Posted: Fri 12th Jun 2015
The perception that the UK economy is held back by lightweight and inefficient small businesses is outdated and should be ditched, a new report has claimed.
A major study by the Royal Society for the Encouragement of Arts, Manufactures and Commerce (RSA) said micro-companies, those with zero to nine employees, are outgunning their larger counterparts on the productivity front.
According to the research, supported by online marketplace Etsy, micros are more productive than large corporations in 12 of the UK's 19 fastest growing sectors including health, education and social work.
Small companies are also far more innovative than previously thought. They make greater use of 'open innovation', outperform the big guys when 'sweating' the value of new products and services, and are more likely to develop "game changing innovations" in markets too weak for large businesses to be interested in.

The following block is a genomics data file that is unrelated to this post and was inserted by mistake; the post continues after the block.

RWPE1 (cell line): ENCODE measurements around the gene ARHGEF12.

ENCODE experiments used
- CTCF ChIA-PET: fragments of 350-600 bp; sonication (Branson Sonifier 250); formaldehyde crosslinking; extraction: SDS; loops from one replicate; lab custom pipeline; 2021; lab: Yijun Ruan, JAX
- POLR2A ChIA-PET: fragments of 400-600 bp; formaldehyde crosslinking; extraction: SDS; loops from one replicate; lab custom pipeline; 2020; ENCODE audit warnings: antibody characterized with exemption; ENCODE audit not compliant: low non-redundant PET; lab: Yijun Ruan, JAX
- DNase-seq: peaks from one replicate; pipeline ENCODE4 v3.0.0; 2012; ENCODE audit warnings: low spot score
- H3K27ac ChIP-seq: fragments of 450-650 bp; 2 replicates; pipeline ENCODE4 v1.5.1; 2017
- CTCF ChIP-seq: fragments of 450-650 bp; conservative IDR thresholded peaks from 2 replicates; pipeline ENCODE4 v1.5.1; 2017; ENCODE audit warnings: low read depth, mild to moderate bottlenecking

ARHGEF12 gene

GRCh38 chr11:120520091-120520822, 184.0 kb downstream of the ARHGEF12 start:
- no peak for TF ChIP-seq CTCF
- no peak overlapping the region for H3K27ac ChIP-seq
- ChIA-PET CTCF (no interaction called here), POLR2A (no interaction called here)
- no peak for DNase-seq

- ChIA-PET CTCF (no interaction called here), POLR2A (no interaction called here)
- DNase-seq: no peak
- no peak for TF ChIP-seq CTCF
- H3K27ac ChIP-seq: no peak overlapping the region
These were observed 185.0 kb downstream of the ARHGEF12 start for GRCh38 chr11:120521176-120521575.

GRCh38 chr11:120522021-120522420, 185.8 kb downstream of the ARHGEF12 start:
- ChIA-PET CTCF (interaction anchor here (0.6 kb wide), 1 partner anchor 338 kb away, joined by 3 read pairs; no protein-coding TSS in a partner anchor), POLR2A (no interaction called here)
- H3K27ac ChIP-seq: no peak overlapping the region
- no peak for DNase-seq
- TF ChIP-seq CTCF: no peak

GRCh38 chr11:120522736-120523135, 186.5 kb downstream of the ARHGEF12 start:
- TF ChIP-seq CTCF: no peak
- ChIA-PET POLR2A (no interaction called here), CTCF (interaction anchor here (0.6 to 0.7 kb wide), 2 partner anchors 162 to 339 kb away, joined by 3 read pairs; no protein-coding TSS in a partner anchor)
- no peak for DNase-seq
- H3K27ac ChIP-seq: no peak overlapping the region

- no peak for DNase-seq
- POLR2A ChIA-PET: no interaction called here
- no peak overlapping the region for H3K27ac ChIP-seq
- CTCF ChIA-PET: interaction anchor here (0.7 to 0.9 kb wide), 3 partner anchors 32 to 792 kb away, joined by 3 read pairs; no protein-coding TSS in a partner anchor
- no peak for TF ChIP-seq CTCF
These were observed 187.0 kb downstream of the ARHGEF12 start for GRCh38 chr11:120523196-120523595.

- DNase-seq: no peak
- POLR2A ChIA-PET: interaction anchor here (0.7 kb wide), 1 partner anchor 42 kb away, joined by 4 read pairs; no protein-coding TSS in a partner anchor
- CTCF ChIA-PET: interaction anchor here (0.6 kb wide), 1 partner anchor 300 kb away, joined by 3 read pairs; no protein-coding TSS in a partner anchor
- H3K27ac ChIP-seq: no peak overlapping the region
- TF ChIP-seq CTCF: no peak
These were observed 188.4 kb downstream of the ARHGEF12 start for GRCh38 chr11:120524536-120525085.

In addition micros are top of the league for employee engagement. Although they typically pay less than large organisations, staff in micro-firms score higher on areas including job security, supportive management, and involvement in decision-making.
All this means that with the micro-business sector growing by 50% over the past 15 years, Britain has returned to a "golden age of small firms", the report said. Small businesses, it added, are set to take a larger slice of the UK economy, a situation last seen prior to the industrial revolution.
Senior researcher Benedict Dellot commented: "Often people question the value that small firms bring to the economy. Do they have the resources to innovate? Do they only create poor quality jobs? Our research has shown that micro-businesses can thrive under the right conditions and provide far greater value to the UK economy than previously thought.
"We should not fear the second age of small; rather we should celebrate its coming."
The RSA concluded that rather than worry about the number of micro-firms, policy makers should pay more attention to the rise of oligopolies, markets where a handful of firms dominate, which have emerged in areas including banking, supermarkets, search engines, cinema screens and video games.
Since 1980, the GDP share of the 1,000 largest firms in the OECD has risen from 31% to 72%. There is a risk that concentrated markets are stifling innovation and economic competitiveness, often charging their customers more and making less money available for R&D, the RSA said.